Goa was our party getaway. We had not partied properly for a few weeks now. We went to Club Cubana ladies night that was happening the day that we arrived. We had no idea what the Indian party scene looked like at all. When we entered the place after having paid our rickshaw driver a few rupees for the lift we looked up the hill and the place resembled that of a massive tree house divided into different levels. A cool place. We started at the pool level and had some drinks in the bar before we headed up the hill past the VIP area and finally reached the top where we hit the dance floor. It was packed with people mainly Russians and a mix of other travellers from various countries. There were very few locals around. We had a hell of a time, dancing, singing, shouting, flirting, sweating, drinking. The night didn’t seem to have an end to it. We had entered the matrix for sure that was the Goa party scene. It was good.
We’d met sugardaddy a guy from Glasgow and his team when we arrived at Asterix hostel. Sugardaddy was booking a table at a Greek restaurant for the following day and he invited us to join them whilst on the phone. I was very pleased with the suggestion and we agreed to tag along straight away. I was longing for some western food already as my stomach didn’t fully agree with all the different spices yet and I was suffering from a mild Delhi belly. Thalassa was stunning with all white washed walls and a massive terrace facing the ocean. I had pasta with seafood and white wine. It was yummy. The sunset over the Arabian sea was unreal, incomparable to anything I’ve ever seen before. The scooter ride back to the hostel was not safe at all and we had a few wobbles on the way accompanied with loud giggles and lots of fun. I was hitching a ride with sugardaddy and as you’ve probably already figured out there was certainly another vivid story behind that name. He was wonderful, the most caring person I’ve ever met. It so turned out that he hosted one of my best mates in his home in Scotland a couple of years later, a girl that I met in Thailand.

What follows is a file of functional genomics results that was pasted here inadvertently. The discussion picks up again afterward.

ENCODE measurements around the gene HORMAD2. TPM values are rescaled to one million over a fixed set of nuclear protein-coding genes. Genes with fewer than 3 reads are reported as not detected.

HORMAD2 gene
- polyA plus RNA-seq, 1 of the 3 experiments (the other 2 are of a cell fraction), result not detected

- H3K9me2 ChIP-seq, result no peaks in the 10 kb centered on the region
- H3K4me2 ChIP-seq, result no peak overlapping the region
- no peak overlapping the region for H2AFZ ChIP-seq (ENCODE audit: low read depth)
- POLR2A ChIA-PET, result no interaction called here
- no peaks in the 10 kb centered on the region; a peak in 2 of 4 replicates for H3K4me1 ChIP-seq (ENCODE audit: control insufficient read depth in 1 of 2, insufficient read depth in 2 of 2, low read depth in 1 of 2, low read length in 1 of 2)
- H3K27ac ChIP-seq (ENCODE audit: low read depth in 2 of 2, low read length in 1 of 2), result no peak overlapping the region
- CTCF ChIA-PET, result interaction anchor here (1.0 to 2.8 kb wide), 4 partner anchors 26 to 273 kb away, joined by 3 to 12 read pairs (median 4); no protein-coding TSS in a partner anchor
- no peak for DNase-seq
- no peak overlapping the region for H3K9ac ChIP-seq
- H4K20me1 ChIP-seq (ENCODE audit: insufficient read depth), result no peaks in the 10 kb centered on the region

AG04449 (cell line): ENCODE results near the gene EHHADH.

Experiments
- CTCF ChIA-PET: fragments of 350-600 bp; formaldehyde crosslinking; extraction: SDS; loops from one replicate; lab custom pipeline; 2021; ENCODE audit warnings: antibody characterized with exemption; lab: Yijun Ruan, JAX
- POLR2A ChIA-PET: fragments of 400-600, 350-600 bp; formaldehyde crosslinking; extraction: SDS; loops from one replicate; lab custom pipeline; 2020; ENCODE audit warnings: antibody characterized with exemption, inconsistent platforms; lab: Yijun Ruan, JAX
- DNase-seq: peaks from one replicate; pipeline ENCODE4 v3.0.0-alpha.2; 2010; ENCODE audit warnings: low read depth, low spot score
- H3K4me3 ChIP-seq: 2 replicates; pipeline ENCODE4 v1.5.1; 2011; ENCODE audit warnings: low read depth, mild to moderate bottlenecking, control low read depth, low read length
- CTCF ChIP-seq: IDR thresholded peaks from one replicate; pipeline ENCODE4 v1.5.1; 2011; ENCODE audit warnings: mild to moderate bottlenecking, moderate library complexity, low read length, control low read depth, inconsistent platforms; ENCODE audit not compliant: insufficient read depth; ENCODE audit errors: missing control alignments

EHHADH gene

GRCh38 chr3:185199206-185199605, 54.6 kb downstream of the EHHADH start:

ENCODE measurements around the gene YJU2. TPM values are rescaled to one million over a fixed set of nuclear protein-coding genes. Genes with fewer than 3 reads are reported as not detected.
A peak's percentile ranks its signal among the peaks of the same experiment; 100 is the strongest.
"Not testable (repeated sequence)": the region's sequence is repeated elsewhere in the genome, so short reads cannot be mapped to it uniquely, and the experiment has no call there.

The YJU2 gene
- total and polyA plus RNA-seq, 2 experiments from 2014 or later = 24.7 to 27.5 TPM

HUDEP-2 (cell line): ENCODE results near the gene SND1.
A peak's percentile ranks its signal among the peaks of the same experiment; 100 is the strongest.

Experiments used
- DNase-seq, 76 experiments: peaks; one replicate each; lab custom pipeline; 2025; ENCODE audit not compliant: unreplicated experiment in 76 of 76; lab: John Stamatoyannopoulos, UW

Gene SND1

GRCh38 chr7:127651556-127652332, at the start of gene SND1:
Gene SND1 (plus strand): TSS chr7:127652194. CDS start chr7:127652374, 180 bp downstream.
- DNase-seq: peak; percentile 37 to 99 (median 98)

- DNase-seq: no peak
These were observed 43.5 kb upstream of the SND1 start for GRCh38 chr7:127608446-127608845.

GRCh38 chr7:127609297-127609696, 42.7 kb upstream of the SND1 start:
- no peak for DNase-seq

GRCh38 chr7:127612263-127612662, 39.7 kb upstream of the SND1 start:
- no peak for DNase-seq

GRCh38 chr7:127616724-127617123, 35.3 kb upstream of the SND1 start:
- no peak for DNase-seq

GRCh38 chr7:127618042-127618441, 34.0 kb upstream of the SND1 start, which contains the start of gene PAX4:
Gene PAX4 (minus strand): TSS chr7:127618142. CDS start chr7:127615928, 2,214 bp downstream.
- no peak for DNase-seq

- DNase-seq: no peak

It was obvious that Goa had been a hippie paradise in the 60s and was still a place where old hippies congregated in order to live their alternative lifestyle of peace and love with the occasional tripping out. Basically they gathered to relive their memories as much as they wanted to keep the lifestyle alive by practicing the ideals which they believed in and by doing so reinforcing the profound influence they’ve already had on the culture. The hippie culture was most certainly still alive and had been both replenished and renewed with a younger generation of hippies. All night raves was the new trend where beaches such as Anjuna and Vagator were settings for these sort of parties and Goa trance created and played regularly.
We loved Goa, we loved the hippies, we loved travelling, we loved the vibe, we loved the adventure, we loved the vibrant subculture. Goa the tiny former Portuguese enclave in the South West of India had lit a spark in us and all we wanted to do now was to keep going, to keep trying, to love, to explore, to share, to live, to dream, to discuss, to learn, to find ourselves. This was life, where only the sky was the limit.